“‘Build houses and live in them; and plant gardens and eat their produce,'” I read aloud to the assembled students and faculty in the Library. “This is a long-term arrangement. Gardens take time; houses take time. Also, families take time. Look what else he asks them to do!”
I keep reading the passage, telling them of my crestfallenness, in those bone-tired first years as a teacher, at realizing that God had called me, specifically, to Seattle and to my classroom and to the individual students I taught. I could go work for a magazine, keep my clothes clean and hands un-markered, but it wouldn’t change the calling. Instead, God had planned for the calling to change me. That was the hope, the future.
Sometimes we get to choose the “end” of the stories we tell about ourselves. Today, I choose not to take the story all the way to Germany, to the fruition of one of the fantasies that I spun for myself in the difficult years. Because that particular exile ended two years sooner. It ended when Ingraham High School became home, when in its welfare, in this city in which I’d been placed for that season, I found welfare. Yes, eventually I moved on, but I left that school happy, satisfied enough that I knew I was leaving home, a part of my heart, behind in Seattle.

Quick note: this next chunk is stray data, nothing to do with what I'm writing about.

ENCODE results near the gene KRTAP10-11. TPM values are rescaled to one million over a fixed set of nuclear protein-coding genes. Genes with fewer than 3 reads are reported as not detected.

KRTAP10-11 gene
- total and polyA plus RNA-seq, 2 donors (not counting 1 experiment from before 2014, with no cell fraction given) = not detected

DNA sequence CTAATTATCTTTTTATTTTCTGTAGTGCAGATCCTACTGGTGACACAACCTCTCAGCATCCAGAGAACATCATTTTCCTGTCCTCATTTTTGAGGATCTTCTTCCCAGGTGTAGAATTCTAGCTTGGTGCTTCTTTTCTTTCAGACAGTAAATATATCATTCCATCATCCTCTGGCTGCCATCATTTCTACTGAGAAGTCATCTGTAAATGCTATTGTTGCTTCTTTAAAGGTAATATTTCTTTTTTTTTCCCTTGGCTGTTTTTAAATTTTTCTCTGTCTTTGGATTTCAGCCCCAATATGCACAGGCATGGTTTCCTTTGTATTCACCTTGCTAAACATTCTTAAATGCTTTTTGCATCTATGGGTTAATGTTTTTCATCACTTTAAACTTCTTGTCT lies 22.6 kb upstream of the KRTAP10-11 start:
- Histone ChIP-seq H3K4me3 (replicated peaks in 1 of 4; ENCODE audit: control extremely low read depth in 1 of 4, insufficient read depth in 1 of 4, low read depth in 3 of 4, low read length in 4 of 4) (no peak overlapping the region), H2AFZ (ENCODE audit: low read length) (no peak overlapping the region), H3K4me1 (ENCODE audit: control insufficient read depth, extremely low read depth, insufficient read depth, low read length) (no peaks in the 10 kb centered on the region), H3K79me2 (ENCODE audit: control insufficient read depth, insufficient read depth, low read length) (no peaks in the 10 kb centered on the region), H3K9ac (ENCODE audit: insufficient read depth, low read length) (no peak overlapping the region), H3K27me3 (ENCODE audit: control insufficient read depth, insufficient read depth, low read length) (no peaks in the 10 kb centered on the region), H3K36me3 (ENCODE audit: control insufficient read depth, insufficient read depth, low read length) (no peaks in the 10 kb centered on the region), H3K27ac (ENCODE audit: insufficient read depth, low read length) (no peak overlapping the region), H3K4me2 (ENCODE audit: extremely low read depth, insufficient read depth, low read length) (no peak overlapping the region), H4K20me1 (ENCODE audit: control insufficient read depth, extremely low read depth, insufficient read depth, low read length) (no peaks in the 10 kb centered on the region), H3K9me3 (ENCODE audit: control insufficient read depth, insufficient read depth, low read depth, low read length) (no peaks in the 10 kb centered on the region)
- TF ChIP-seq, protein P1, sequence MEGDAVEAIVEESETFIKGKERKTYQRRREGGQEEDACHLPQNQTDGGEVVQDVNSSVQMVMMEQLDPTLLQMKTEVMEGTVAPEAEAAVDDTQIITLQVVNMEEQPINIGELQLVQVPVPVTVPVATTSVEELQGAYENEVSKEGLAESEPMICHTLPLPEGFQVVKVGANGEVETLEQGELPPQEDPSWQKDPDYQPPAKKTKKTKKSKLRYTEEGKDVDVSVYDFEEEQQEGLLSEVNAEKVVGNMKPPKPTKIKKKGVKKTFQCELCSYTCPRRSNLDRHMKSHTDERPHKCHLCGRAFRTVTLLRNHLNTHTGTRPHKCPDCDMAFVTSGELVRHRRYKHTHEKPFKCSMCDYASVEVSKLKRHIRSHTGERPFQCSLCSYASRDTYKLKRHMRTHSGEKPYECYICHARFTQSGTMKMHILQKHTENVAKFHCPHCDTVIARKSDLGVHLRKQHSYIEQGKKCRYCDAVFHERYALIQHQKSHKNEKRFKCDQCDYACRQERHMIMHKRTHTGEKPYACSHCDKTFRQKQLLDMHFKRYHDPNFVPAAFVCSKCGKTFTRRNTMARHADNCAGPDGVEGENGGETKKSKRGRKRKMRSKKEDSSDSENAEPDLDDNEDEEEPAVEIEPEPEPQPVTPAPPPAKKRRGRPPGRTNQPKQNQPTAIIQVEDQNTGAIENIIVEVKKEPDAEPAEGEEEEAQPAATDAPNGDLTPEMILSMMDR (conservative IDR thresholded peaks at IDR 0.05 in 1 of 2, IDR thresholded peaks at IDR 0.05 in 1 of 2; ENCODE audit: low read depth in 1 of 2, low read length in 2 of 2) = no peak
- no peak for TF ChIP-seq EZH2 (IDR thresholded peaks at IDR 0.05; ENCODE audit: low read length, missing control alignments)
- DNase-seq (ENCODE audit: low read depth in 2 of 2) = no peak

I know that for some of our students, the exile is geographic, far closer to the Israelites than I’ve ever been. Though Kandern has its charms, they’re not where they’d like to be. For others, like for me, it’s more complex, dissatisfaction with situations and circumstances still (and perhaps always) beyond their control. “I told a story about a while ago,” I tell them, “But that wasn’t my last exile. The point isn’t always to leave exile. Sometimes the point, like Jeremiah reminded the Israelites, is to meet God there. Because God is everywhere. If you seek me you will find me, if you seek me with all your heart. Exile is a great place for seeking, for looking around and paying attention to what God wants you to be doing here.”
We reset the chairs and tables in the Library with our last few minutes before the bell rings for lunch. I chat with the students, most of them ones I’ve taught or know some other way, and the teachers, most of them friends, who made the trek up the stairs. I think about how this has become every bit as much home as Ingraham ever was, perhaps even more, how I’ve literally settled down, set up a house if not built one (Keeping a basil plant alive is the same as planting a garden, right?), married and started a family in this place. It once seemed like the far corner of the world, and now it’s the center of it. I leave the Library asking God to reveal my places of exile, which clearly don’t include this cozy village I call home, knowing that He’s there, too, in the shadowy corners of my heart, asking me to lean in, to listen, to keep learning.